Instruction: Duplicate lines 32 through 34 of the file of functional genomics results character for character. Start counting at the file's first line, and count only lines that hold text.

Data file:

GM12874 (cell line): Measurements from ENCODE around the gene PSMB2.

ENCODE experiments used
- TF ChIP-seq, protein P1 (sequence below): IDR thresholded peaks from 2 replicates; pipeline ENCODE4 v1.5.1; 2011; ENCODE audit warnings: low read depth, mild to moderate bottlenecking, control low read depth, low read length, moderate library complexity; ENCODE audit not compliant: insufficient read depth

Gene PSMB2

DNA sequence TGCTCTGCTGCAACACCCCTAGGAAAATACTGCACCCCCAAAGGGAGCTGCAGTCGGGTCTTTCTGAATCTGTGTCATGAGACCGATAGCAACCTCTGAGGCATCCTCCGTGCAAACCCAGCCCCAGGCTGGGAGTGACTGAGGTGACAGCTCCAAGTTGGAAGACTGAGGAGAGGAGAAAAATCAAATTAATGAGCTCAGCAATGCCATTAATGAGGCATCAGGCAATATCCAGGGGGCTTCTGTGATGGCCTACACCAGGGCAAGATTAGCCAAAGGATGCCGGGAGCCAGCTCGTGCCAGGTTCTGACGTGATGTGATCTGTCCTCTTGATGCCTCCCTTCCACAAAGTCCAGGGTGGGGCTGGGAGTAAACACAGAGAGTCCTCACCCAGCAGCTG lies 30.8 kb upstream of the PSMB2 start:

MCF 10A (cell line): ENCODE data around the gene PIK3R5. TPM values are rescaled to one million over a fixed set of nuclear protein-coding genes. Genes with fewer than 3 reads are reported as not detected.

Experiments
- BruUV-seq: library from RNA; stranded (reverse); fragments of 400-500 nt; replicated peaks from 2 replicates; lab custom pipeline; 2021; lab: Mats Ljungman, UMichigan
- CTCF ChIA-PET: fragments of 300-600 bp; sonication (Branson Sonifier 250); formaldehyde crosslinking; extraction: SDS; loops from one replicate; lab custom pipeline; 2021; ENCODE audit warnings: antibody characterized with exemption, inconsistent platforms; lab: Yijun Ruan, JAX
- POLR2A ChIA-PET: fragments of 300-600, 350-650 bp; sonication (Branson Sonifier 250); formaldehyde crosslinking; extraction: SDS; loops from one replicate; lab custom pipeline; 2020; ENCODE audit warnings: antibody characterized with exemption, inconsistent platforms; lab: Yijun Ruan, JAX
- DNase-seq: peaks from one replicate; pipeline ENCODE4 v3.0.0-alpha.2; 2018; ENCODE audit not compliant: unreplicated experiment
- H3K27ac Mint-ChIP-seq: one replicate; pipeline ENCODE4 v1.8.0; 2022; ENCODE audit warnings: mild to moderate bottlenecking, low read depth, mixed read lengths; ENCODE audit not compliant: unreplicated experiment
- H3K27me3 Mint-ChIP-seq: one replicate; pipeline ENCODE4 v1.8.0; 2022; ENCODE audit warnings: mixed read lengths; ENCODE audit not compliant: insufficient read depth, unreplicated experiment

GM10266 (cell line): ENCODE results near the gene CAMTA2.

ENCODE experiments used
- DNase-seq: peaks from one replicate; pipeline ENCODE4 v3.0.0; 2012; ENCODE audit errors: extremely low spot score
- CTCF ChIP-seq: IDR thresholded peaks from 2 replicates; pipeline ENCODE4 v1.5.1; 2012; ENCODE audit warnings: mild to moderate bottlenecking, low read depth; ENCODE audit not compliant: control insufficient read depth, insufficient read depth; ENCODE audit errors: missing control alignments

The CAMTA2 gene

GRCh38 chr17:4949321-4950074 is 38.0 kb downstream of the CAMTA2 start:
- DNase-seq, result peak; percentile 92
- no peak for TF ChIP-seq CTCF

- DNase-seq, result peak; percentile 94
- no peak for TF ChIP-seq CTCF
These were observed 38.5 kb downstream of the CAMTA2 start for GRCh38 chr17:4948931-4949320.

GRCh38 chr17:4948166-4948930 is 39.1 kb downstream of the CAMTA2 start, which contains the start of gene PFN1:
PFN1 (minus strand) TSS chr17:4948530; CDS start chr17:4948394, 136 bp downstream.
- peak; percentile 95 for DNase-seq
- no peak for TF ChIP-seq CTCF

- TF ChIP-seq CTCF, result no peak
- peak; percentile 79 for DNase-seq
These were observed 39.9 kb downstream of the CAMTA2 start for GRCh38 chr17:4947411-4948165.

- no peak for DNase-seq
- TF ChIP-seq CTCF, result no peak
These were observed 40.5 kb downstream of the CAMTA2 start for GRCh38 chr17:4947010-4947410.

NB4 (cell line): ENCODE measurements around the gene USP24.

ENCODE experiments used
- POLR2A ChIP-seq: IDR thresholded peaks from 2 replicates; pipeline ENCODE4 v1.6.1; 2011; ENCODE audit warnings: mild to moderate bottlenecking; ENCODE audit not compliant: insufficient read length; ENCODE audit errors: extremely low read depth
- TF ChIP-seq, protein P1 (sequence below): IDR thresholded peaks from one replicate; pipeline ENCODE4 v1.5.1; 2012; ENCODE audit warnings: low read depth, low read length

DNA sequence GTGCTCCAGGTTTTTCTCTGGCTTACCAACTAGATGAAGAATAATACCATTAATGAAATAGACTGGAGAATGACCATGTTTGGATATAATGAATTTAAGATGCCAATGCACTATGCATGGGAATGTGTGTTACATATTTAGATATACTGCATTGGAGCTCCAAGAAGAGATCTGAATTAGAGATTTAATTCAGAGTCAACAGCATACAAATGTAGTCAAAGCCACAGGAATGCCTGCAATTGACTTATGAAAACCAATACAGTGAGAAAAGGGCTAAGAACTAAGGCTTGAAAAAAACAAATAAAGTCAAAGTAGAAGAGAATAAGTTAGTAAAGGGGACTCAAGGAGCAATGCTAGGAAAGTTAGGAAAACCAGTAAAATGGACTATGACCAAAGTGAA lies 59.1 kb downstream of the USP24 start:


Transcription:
- no peak for DNase-seq
- TF ChIP-seq CTCF, result no peak
These were observed 40.5 kb downstream of the CAMTA2 start for GRCh38 chr17:4947010-4947410.